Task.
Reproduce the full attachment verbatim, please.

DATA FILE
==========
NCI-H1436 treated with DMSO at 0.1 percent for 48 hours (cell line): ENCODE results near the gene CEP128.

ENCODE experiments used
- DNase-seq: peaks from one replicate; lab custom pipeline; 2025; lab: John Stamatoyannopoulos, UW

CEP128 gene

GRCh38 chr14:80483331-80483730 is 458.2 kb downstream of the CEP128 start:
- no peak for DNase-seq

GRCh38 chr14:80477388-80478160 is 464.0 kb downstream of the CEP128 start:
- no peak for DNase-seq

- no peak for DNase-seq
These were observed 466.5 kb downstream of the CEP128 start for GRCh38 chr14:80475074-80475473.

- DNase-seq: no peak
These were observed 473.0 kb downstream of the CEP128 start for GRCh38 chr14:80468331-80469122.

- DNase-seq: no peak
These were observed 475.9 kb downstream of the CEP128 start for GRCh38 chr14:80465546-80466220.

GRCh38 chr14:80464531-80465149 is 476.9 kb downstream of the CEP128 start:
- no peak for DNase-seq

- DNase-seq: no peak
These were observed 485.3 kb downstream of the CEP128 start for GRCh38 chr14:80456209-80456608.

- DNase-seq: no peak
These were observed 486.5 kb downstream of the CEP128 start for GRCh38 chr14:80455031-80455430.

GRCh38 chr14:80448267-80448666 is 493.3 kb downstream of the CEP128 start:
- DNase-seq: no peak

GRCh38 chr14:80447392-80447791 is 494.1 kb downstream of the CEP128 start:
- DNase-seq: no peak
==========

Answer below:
NCI-H1436 treated with DMSO at 0.1 percent for 48 hours (cell line): ENCODE results near the gene CEP128.

ENCODE experiments used
- DNase-seq: peaks from one replicate; lab custom pipeline; 2025; lab: John Stamatoyannopoulos, UW

CEP128 gene

GRCh38 chr14:80483331-80483730 is 458.2 kb downstream of the CEP128 start:
- no peak for DNase-seq

GRCh38 chr14:80477388-80478160 is 464.0 kb downstream of the CEP128 start:
- no peak for DNase-seq

- no peak for DNase-seq
These were observed 466.5 kb downstream of the CEP128 start for GRCh38 chr14:80475074-80475473.

- DNase-seq: no peak
These were observed 473.0 kb downstream of the CEP128 start for GRCh38 chr14:80468331-80469122.

- DNase-seq: no peak
These were observed 475.9 kb downstream of the CEP128 start for GRCh38 chr14:80465546-80466220.

GRCh38 chr14:80464531-80465149 is 476.9 kb downstream of the CEP128 start:
- no peak for DNase-seq

- DNase-seq: no peak
These were observed 485.3 kb downstream of the CEP128 start for GRCh38 chr14:80456209-80456608.

- DNase-seq: no peak
These were observed 486.5 kb downstream of the CEP128 start for GRCh38 chr14:80455031-80455430.

GRCh38 chr14:80448267-80448666 is 493.3 kb downstream of the CEP128 start:
- DNase-seq: no peak

GRCh38 chr14:80447392-80447791 is 494.1 kb downstream of the CEP128 start:
- DNase-seq: no peak